The Associated Press and The New York Times report that Lana Peters, Josef Stalin's only daughter and his last surviving child, died last week at age 85. Peters was mainly known as the daughter of the Soviet tyrant, but her life was anything but simple: The evolution of her name says much about her efforts to escape the ignominy of her father. Peters was born Svetlana Stalina then changed her last name to Alliluyeva and later became Lana Peters.
The Kalichstein-Laredo-Robinson Trio — pianist Joseph Kalichstein, violinist Jamie Laredo and cellist Sharon Robinson — will celebrate its 35th anniversary as one of the world's finest chamber-music ensembles this January. For the past 25 years, one of the group's frequent partners has been Pulitzer Prize-winning composer Ellen Taaffe Zwilich. She says it's always great fun to hand over a new piece.
Visitors to the grave of the Irish writer and poet Oscar Wilde won't be able to leave a permanent mark on his tomb anymore. Since the '90s, mostly women started leaving lipstick kisses on his tomb in Paris' Père Lachaise cemetery, a gentle memento for a writer who didn't show much regard for women.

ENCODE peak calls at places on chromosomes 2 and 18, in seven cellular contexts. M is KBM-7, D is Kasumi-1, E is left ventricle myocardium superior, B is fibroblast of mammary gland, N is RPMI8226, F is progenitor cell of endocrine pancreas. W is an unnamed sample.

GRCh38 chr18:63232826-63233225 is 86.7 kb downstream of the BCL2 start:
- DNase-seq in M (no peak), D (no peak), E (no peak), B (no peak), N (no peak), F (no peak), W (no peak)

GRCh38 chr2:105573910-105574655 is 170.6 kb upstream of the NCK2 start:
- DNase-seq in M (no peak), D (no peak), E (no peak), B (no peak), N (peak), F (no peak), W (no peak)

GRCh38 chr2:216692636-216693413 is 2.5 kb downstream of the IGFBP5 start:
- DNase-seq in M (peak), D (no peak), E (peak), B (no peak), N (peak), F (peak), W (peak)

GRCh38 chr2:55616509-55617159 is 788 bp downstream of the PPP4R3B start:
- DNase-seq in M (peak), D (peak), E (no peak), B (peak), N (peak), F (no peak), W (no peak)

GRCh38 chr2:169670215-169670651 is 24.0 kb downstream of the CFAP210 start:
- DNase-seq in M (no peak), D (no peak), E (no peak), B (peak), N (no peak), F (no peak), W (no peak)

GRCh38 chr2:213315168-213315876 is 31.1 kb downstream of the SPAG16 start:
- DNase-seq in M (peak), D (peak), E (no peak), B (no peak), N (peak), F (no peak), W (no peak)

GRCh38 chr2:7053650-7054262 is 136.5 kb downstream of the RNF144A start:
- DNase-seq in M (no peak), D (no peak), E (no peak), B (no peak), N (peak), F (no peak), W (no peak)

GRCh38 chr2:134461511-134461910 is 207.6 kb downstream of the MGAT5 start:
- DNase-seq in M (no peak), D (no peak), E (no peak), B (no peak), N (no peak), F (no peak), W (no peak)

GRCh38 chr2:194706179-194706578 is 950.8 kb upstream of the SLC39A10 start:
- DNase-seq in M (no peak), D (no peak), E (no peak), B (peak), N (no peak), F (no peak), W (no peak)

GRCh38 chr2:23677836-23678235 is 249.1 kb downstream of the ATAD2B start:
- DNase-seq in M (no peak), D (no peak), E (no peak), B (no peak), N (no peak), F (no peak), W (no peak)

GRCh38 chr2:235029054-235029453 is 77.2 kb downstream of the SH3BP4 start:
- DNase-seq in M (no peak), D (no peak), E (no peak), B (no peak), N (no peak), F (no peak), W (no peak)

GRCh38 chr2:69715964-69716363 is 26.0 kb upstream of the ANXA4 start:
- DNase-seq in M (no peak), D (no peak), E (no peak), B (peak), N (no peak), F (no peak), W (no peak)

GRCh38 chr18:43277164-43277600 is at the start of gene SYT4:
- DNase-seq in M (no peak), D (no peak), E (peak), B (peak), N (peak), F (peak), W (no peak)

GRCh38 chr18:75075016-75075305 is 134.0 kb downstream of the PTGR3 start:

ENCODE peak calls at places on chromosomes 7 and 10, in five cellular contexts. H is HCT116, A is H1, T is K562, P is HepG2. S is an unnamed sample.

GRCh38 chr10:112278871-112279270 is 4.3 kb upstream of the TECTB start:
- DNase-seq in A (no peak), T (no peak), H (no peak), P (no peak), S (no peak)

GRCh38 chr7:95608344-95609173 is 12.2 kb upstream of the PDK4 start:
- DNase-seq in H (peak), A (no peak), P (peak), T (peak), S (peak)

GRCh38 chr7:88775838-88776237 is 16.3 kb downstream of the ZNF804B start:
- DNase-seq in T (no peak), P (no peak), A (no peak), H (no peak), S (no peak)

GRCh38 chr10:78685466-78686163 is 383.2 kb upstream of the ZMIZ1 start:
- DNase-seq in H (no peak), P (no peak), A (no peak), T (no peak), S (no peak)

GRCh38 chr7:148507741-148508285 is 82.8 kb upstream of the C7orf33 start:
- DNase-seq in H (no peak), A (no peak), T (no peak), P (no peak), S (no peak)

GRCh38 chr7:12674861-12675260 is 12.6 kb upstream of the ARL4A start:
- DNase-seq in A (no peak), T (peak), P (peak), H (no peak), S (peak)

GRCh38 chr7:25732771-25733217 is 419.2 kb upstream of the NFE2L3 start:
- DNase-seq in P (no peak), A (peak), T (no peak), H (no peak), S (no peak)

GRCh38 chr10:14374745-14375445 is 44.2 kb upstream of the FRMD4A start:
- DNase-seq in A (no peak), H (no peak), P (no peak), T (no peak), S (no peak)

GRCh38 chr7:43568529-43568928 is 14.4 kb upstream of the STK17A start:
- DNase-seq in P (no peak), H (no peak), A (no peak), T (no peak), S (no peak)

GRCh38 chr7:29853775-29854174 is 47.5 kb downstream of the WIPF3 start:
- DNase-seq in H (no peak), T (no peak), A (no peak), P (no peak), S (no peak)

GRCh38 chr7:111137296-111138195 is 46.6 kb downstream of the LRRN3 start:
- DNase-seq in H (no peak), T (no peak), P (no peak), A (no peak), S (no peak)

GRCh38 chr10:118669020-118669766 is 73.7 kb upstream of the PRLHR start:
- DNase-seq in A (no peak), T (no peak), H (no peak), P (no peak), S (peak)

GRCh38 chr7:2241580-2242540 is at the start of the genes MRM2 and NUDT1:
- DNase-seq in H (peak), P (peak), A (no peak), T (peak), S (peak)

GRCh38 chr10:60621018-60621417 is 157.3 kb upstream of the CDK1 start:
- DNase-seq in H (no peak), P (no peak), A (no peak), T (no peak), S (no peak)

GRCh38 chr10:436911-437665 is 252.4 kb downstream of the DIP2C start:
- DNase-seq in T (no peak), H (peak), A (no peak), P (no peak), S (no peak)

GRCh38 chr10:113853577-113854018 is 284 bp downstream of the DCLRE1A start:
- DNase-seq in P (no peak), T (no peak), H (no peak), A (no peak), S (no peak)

Dozens of veiled women tried to squeeze past each other Monday and into a polling station in the working-class neighborhood of Raml in the northern Egyptian city of Alexandria.
They were eager to cast ballots for a clean-shaven man in a crisp blue suit and matching tie.
His name is Sobhi Saleh and he heads the Muslim Brotherhood's Freedom and Justice Party ticket in three of Alexandria's districts. The party is considered the best organized in Egypt and is expected to do well in the country's first election since President Hosni Mubarak was toppled in February.
When you think of high-tech gadgets that make us greener, you might picture solar panels or electric cars; windows may not seem as exciting. But buildings are responsible for 40 percent of the country's energy use, and researchers say they can lower that number by making windows smarter.
As someone who studies windows, Howdy Goudey isn't surprised that most of us find them a little boring.
"It's a pretty pedestrian object," he says. "You know, what's new to do with a window?"